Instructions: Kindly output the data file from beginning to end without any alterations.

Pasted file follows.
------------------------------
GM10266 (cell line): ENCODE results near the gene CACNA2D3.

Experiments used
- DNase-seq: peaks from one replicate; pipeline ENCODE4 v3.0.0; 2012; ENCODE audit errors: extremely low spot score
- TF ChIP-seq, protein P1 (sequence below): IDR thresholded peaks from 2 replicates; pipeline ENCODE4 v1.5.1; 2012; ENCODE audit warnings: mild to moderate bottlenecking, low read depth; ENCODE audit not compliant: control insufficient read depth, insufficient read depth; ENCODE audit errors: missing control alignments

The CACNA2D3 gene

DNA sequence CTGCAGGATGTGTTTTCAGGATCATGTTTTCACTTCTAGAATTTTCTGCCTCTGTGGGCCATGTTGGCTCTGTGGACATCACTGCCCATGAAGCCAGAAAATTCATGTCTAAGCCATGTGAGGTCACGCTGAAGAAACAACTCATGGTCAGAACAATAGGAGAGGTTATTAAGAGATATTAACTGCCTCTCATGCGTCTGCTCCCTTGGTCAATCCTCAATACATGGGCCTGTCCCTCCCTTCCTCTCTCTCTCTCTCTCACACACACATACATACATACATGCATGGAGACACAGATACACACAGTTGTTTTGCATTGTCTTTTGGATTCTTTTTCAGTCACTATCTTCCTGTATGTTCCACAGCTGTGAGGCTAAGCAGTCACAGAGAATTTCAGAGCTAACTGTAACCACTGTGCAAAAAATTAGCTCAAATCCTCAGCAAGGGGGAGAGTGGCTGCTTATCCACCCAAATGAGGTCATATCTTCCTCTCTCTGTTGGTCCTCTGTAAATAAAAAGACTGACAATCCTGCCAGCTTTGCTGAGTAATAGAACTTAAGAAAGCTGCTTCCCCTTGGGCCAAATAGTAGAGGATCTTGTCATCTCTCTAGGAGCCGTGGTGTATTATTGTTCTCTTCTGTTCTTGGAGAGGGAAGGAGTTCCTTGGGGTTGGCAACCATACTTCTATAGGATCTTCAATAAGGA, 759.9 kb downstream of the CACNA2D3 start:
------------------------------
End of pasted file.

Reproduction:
GM10266 (cell line): ENCODE results near the gene CACNA2D3.

Experiments used
- DNase-seq: peaks from one replicate; pipeline ENCODE4 v3.0.0; 2012; ENCODE audit errors: extremely low spot score
- TF ChIP-seq, protein P1 (sequence below): IDR thresholded peaks from 2 replicates; pipeline ENCODE4 v1.5.1; 2012; ENCODE audit warnings: mild to moderate bottlenecking, low read depth; ENCODE audit not compliant: control insufficient read depth, insufficient read depth; ENCODE audit errors: missing control alignments

The CACNA2D3 gene

DNA sequence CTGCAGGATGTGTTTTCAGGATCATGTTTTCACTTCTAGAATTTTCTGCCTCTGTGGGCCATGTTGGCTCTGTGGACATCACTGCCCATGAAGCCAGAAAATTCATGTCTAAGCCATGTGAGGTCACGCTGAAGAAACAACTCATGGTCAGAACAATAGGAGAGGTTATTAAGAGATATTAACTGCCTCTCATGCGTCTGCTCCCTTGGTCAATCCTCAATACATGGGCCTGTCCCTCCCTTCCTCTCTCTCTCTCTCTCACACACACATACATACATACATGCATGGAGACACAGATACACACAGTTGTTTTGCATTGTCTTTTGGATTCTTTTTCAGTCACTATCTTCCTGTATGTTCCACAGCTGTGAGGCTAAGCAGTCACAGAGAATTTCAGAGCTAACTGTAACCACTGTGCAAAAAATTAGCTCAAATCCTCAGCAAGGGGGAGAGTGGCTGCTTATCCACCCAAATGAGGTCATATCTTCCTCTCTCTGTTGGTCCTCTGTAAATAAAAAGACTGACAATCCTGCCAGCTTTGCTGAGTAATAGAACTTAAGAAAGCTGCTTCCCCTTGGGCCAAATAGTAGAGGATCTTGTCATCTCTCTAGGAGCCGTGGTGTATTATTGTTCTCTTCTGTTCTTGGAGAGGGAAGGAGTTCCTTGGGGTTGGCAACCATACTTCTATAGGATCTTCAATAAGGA, 759.9 kb downstream of the CACNA2D3 start: